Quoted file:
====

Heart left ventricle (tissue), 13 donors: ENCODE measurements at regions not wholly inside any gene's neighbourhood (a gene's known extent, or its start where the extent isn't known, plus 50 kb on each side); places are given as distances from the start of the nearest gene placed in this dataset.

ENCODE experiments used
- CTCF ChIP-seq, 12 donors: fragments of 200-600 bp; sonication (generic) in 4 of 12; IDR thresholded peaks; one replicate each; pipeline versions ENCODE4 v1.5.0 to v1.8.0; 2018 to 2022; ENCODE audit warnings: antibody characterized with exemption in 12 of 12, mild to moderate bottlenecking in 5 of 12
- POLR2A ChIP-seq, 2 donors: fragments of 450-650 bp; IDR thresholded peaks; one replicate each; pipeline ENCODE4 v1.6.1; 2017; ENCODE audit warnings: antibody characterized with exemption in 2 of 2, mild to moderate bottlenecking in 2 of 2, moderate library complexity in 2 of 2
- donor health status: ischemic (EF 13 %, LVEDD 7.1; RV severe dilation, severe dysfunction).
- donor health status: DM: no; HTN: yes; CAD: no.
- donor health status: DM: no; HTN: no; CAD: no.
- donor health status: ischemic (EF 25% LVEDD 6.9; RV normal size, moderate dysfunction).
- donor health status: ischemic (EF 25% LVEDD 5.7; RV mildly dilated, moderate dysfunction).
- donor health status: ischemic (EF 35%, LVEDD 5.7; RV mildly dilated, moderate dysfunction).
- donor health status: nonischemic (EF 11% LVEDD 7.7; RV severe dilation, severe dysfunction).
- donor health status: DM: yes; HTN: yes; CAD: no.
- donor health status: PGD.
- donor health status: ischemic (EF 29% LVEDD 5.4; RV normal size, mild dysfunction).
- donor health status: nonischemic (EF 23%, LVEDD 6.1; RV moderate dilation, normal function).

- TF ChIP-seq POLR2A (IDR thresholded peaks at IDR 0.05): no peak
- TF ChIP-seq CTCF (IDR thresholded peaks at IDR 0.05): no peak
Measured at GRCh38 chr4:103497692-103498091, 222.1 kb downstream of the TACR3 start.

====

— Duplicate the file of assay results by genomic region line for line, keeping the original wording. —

Heart left ventricle (tissue), 13 donors: ENCODE measurements at regions not wholly inside any gene's neighbourhood (a gene's known extent, or its start where the extent isn't known, plus 50 kb on each side); places are given as distances from the start of the nearest gene placed in this dataset.

ENCODE experiments used
- CTCF ChIP-seq, 12 donors: fragments of 200-600 bp; sonication (generic) in 4 of 12; IDR thresholded peaks; one replicate each; pipeline versions ENCODE4 v1.5.0 to v1.8.0; 2018 to 2022; ENCODE audit warnings: antibody characterized with exemption in 12 of 12, mild to moderate bottlenecking in 5 of 12
- POLR2A ChIP-seq, 2 donors: fragments of 450-650 bp; IDR thresholded peaks; one replicate each; pipeline ENCODE4 v1.6.1; 2017; ENCODE audit warnings: antibody characterized with exemption in 2 of 2, mild to moderate bottlenecking in 2 of 2, moderate library complexity in 2 of 2
- donor health status: ischemic (EF 13 %, LVEDD 7.1; RV severe dilation, severe dysfunction).
- donor health status: DM: no; HTN: yes; CAD: no.
- donor health status: DM: no; HTN: no; CAD: no.
- donor health status: ischemic (EF 25% LVEDD 6.9; RV normal size, moderate dysfunction).
- donor health status: ischemic (EF 25% LVEDD 5.7; RV mildly dilated, moderate dysfunction).
- donor health status: ischemic (EF 35%, LVEDD 5.7; RV mildly dilated, moderate dysfunction).
- donor health status: nonischemic (EF 11% LVEDD 7.7; RV severe dilation, severe dysfunction).
- donor health status: DM: yes; HTN: yes; CAD: no.
- donor health status: PGD.
- donor health status: ischemic (EF 29% LVEDD 5.4; RV normal size, mild dysfunction).
- donor health status: nonischemic (EF 23%, LVEDD 6.1; RV moderate dilation, normal function).

- TF ChIP-seq POLR2A (IDR thresholded peaks at IDR 0.05): no peak
- TF ChIP-seq CTCF (IDR thresholded peaks at IDR 0.05): no peak
Measured at GRCh38 chr4:103497692-103498091, 222.1 kb downstream of the TACR3 start.